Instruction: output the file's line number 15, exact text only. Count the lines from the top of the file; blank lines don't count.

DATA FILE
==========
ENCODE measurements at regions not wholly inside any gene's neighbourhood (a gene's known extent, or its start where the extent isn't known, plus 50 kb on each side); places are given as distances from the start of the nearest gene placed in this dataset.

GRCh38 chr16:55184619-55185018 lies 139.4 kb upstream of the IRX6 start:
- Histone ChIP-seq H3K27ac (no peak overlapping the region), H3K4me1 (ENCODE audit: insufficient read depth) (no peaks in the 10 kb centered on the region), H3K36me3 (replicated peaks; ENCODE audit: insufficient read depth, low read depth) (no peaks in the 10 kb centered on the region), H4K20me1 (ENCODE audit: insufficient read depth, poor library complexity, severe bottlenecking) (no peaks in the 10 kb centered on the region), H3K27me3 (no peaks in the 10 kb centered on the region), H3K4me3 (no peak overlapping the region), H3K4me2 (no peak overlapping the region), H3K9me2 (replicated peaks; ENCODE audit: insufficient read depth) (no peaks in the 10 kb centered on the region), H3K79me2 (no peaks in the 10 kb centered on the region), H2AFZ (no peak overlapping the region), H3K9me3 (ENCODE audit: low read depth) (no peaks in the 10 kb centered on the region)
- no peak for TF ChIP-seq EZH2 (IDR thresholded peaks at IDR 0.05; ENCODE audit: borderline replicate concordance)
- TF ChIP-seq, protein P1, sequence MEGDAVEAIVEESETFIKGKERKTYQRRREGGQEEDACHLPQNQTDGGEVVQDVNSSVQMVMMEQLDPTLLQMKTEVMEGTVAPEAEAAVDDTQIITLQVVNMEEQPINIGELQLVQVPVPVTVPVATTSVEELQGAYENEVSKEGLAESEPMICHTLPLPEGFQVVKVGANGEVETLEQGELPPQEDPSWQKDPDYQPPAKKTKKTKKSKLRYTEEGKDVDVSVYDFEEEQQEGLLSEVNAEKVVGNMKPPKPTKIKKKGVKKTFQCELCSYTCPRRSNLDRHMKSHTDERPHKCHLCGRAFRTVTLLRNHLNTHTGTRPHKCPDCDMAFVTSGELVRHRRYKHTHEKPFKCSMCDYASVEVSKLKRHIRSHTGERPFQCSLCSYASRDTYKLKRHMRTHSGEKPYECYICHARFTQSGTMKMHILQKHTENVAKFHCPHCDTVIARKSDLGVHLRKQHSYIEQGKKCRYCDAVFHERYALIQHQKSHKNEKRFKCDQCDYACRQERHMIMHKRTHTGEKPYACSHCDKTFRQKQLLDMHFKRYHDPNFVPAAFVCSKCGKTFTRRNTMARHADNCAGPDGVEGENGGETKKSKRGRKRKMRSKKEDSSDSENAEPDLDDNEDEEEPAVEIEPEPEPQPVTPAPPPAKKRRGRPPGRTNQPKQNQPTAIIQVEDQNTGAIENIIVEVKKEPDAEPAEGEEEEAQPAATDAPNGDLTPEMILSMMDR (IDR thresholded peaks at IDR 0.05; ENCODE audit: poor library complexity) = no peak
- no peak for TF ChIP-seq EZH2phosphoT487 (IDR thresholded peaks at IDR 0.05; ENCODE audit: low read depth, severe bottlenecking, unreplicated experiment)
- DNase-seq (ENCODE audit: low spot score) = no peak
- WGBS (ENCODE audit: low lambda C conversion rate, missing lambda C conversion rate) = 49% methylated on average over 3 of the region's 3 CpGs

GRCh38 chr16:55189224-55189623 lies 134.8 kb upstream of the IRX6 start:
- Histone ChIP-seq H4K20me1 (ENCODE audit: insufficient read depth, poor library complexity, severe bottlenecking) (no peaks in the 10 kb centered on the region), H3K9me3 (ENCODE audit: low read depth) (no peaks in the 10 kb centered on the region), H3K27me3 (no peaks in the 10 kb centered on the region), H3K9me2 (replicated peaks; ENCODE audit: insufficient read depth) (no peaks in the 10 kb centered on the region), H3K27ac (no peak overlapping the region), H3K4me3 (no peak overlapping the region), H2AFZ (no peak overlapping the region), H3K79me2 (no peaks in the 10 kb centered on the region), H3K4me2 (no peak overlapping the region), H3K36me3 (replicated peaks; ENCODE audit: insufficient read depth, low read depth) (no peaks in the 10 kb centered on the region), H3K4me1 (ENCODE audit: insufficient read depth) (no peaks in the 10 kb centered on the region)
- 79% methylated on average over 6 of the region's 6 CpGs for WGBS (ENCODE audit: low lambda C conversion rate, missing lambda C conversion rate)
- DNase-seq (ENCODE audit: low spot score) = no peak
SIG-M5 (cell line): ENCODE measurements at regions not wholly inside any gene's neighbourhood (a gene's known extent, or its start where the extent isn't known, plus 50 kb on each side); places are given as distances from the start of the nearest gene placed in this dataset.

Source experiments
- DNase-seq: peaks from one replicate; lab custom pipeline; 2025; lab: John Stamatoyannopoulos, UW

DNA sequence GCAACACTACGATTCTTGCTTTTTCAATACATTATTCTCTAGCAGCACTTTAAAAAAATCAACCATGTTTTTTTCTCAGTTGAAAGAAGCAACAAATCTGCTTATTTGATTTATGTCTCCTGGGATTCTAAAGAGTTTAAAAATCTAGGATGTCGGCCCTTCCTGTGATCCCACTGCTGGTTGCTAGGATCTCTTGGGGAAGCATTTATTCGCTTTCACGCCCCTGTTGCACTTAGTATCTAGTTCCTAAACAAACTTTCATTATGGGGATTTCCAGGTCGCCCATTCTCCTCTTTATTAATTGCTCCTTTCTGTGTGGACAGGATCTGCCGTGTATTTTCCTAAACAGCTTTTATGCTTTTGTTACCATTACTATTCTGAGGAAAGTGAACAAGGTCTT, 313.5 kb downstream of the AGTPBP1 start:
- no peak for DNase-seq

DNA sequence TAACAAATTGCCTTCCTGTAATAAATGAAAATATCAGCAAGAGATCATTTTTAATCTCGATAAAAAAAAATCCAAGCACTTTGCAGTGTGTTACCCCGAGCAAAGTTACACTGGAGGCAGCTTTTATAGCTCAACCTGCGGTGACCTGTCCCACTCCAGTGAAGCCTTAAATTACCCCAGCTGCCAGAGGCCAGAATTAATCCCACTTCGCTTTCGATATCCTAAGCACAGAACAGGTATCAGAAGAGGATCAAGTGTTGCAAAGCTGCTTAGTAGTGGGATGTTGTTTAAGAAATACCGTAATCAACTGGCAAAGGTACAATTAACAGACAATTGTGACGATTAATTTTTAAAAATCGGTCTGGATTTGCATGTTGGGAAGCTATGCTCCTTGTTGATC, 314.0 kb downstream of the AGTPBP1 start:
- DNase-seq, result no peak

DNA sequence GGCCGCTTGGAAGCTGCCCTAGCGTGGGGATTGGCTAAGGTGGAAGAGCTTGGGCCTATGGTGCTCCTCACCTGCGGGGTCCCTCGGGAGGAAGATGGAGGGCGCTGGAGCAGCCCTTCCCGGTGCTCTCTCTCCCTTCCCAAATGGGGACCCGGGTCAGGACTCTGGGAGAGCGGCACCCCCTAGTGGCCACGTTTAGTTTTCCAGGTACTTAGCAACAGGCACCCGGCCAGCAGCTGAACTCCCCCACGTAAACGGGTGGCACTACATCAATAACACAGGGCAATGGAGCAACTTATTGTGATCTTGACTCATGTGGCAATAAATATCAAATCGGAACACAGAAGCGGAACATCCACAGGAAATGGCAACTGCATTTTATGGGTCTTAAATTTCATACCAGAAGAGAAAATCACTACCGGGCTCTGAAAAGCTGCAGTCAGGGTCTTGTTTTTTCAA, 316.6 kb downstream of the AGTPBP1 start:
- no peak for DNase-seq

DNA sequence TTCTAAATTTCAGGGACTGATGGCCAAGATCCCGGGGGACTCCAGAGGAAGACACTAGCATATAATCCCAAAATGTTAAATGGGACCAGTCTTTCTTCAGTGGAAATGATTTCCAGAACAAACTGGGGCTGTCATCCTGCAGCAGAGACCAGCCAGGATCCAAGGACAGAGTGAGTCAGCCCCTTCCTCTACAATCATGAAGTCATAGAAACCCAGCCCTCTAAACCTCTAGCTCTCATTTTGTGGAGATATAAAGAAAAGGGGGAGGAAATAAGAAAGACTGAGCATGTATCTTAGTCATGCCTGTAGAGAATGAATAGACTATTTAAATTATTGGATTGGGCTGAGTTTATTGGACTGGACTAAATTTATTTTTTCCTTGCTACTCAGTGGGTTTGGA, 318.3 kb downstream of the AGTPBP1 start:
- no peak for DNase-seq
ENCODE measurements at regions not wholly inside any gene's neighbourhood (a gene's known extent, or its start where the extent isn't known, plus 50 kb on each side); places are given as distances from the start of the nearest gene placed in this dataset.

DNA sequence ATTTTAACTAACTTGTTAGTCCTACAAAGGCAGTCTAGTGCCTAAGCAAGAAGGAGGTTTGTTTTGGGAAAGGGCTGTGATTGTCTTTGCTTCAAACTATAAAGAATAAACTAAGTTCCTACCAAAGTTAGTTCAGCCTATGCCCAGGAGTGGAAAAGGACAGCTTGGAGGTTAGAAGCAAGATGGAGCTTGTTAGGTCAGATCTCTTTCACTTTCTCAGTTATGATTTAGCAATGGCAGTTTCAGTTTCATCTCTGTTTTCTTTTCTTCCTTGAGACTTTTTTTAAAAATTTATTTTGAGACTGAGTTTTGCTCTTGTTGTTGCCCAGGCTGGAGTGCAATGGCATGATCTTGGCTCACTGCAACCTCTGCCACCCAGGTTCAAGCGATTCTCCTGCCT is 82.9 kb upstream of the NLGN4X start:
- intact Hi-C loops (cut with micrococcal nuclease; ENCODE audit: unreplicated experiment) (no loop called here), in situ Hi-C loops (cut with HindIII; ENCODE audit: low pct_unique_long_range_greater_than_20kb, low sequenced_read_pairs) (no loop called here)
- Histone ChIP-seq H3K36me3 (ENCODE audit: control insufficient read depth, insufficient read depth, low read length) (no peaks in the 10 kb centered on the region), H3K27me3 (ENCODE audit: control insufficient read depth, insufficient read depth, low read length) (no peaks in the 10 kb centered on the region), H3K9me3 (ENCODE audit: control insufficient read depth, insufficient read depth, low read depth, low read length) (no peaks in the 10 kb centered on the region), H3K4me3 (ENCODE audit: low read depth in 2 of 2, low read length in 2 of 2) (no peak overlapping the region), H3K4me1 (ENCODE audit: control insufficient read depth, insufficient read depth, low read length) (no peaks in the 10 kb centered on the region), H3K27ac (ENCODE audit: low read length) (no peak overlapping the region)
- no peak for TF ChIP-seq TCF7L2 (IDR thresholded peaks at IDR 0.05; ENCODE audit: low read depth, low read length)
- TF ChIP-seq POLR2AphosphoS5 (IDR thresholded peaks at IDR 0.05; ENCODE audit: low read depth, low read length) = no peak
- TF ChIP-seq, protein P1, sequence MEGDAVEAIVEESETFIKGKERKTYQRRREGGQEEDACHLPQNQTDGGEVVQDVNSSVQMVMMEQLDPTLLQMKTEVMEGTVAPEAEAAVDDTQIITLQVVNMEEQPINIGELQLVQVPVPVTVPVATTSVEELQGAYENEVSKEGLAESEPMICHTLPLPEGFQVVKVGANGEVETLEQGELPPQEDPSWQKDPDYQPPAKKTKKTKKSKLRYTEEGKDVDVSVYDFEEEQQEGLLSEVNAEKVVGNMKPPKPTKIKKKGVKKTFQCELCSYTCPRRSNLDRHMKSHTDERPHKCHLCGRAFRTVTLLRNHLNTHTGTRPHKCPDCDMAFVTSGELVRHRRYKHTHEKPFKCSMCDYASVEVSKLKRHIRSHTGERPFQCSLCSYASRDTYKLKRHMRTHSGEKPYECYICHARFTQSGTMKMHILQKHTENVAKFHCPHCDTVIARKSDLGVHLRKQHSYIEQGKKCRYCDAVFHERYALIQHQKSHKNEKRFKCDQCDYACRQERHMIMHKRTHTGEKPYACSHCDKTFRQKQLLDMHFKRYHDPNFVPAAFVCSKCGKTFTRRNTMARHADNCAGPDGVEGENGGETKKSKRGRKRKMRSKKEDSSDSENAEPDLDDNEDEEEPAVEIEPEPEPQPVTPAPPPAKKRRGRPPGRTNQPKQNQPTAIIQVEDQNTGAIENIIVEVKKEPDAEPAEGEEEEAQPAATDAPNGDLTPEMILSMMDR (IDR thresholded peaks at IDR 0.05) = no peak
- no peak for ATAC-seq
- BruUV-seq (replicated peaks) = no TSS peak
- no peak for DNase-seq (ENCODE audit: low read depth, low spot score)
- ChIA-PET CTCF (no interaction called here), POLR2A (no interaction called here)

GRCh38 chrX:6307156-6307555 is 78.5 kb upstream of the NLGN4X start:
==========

- DNase-seq: peaks from one replicate; lab custom pipeline; 2025; lab: John Stamatoyannopoulos, UW